Three-lane Loudon Road could become reality in 2014
With the help of a federal grant, Loudon Road could be reduced from four lanes to three by the end of 2014.
The concept is not new; it was controversial when suggested by consultants in a 2001 study. But with federal funds now available to cover 90 percent of the nearly $1.6 million project, the plan is back. If approved by the city council early next year, City Engineer Ed Roberge said construction could begin next summer.
Reducing Loudon Road to three lanes between its intersections with Airport Road and D’Amante Drive would increase safety along a road where drivers now frequently rear-end one another or get into sideswiping accidents while changing lanes, Roberge said.
“Just a whole array of issues that are related to multiple lanes like that – aggressive speed, aggressive drivers,” he said. “By reducing the lanes and introducing somewhat safer sight distances (and) safer driving lines, there’s a calmness. . . . We hope that it slows traffic down, not to the point that it diminishes a significant amount of capacity, but it makes it safer.”
Councilor Candace Bouchard, whose Ward 9 borders Loudon Road, said traffic modeling from the city’s engineering department shows that “traffic actually moves more smoothly” on the three-lane road, and that the new design would reduce the number of accidents. But the council still needs to decide whether to move forward with project, she said.
“From what I’ve seen from the three lanes, I do support it,” Bouchard said. “But . . . I hope anybody that’s interested in the Loudon Road reconfiguration will come to the public hearing and voice their concerns, because what the neighbors and the businesses think is most important.”
A $1.44 million federal grant through the Highway Safety Improvement Program, which targets the most dangerous roads in each state, was approved by Gov. Maggie Hassan and the Executive Council earlier this month for the Loudon Road redesign.
City engineers will hold a public meeting about the plans in December. The project will likely go before the city council for a public hearing and vote in February, Roberge said.
Though the federal grant is available, the project is not final until the city council’s approval. That vote would appropriate funds for the project and authorize City Manager Tom Aspell to enter into an agreement with the state and federal governments for the remaining portion. A federal grant from the Highway Safety Improvement Program will cover 90 percent of the nearly $1.6 million project, and the city government will cover the remaining 10 percent, or roughly $155,000, in bonds.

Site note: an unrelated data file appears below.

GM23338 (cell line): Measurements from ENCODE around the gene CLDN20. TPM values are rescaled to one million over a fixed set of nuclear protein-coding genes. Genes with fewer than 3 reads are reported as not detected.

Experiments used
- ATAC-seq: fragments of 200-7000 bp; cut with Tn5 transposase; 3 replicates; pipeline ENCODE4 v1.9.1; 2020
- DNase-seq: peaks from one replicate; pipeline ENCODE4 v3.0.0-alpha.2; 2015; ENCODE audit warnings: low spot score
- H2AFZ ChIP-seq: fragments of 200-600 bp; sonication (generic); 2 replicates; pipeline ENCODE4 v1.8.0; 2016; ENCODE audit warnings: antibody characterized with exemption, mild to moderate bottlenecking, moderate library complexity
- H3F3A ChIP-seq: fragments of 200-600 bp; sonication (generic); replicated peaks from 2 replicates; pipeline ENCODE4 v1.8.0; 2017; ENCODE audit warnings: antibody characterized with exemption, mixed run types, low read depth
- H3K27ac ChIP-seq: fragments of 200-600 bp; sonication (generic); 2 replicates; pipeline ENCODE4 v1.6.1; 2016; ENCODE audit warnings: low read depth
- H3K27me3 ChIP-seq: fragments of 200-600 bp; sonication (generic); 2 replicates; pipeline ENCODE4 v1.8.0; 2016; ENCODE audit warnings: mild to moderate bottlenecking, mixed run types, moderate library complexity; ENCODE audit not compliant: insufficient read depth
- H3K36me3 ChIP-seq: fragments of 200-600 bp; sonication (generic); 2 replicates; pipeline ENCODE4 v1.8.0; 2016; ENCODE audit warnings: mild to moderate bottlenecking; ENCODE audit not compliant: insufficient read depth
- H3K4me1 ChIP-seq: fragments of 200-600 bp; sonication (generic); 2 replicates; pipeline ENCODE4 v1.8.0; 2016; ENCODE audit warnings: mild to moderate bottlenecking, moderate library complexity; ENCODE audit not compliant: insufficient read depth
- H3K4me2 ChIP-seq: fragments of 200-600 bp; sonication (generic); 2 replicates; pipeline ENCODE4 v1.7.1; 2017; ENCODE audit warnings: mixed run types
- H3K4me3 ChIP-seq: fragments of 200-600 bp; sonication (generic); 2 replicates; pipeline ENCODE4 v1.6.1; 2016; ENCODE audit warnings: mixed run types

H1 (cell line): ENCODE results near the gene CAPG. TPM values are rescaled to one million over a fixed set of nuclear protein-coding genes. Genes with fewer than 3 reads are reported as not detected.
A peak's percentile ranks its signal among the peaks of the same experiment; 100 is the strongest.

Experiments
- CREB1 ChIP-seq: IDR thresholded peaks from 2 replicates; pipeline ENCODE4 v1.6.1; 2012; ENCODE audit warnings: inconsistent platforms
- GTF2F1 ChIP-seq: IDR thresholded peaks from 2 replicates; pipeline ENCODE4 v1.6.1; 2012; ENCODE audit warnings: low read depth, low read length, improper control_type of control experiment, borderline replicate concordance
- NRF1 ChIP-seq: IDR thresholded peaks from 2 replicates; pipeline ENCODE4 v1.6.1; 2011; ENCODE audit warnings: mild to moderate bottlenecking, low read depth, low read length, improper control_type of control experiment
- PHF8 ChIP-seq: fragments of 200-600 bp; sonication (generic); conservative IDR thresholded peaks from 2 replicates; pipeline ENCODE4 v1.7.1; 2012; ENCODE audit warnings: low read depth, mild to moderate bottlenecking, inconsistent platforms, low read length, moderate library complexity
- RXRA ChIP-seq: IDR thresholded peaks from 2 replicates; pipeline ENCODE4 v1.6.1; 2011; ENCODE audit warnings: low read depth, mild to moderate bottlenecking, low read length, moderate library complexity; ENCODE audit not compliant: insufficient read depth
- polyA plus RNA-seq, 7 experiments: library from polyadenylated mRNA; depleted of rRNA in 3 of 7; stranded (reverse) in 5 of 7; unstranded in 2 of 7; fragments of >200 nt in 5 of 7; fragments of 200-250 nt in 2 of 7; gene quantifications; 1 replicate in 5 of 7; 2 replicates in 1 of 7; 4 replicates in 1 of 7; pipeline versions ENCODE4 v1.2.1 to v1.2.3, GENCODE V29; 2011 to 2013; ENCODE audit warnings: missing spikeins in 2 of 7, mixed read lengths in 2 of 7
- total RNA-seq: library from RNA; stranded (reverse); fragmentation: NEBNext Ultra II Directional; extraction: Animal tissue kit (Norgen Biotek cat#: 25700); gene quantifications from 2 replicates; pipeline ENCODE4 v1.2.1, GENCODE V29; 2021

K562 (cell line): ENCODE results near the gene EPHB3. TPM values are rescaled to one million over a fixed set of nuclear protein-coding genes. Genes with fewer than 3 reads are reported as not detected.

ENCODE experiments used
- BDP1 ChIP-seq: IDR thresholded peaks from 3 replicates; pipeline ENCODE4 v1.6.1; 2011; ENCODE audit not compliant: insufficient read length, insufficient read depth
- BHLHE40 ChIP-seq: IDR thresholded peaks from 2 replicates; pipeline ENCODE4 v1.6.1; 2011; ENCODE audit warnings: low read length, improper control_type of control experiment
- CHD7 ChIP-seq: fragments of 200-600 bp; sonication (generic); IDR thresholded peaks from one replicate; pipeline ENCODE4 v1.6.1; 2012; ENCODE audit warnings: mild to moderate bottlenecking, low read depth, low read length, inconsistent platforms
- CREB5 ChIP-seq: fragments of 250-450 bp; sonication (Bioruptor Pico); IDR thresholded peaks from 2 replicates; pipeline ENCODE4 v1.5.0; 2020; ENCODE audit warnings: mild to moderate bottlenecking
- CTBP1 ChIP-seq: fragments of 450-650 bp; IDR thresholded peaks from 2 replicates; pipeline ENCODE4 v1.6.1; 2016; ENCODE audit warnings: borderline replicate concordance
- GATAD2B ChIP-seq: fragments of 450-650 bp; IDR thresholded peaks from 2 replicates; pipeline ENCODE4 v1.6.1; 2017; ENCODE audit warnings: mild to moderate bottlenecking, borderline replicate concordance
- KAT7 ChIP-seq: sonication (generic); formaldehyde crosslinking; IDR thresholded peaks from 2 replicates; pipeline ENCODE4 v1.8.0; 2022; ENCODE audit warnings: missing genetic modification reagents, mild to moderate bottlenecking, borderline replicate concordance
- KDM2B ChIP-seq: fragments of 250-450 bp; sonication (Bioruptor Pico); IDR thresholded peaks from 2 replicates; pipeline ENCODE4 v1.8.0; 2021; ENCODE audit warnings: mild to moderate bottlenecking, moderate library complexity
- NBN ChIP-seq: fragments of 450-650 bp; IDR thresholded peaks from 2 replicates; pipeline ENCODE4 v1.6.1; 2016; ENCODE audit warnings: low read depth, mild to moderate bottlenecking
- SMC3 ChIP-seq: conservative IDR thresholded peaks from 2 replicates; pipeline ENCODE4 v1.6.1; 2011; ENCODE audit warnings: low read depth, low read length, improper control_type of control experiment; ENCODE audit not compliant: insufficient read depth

In Ward 8, which also borders Loudon Road, Councilor Dick Patten would like to hear from constituents before forming an opinion about the three-lane proposal. But “it’s worth something to look into” the plan, he said in an interview last week, because there are currently too many accidents.
Patten is facing two challengers in the Nov. 5 city election. Dennis Soucy told the Monitor this month that he supports the three-lane plan. Gail Matson said she was not familiar with the proposal, but would be interested in efforts to relieve congestion on Loudon Road.
There are more than 100 accidents along Loudon Road each year, according to a letter that state Department of Transportation Commissioner Christopher Clement wrote to Hassan and the Executive Council. (The state’s data only includes accidents with injuries or more than $1,000 in damage.)
“Both the motorist and the pedestrian feel unsafe on Loudon Road, and the cyclist clearly has no place there at all,” stated the city’s 2001 study, completed by a private consultant.
The three-lane proposal resurfaced last year, when the city learned that federal funding could be available for the project. Roberge said it was put on hold until 2014 while the city completed a water main replacement project along Loudon Road. (The second phase of that project is under way this fall.)
While formal designs would not begin until after a city council vote, Roberge said the three-lane plan would not include changes at major intersections. The intersections of Loudon Road with East Side Drive and Airport Road, for example, would still have multiple lanes and function like they do today.
Three-lane designs have worked on Manchester Street and North State Street, Roberge said.
Roberge said the lane reduction plan would allow space for cyclists, and offer more space between driveways and the travel lanes, making it easier to turn in and out of businesses along the road.
“I have an adage that a four-lane road is really dictated by the aggressive driver,” he said, while speeds along a three-lane road are set by the prudent drivers.
The design would not increase congestion, Roberge said, but it would guarantee a safer road. Interstate 393 and the extension of Regional Drive also relieve congestion from Loudon Road, Roberge said, as noted in the 2001 study.
“We think that the focus on making the Heights and that Loudon Road corridor a much more livable corridor really has to rely on . . . safety,” he said.
Bouchard, the Ward 9 councilor, said she hopes the project could also include beautification along Loudon Road.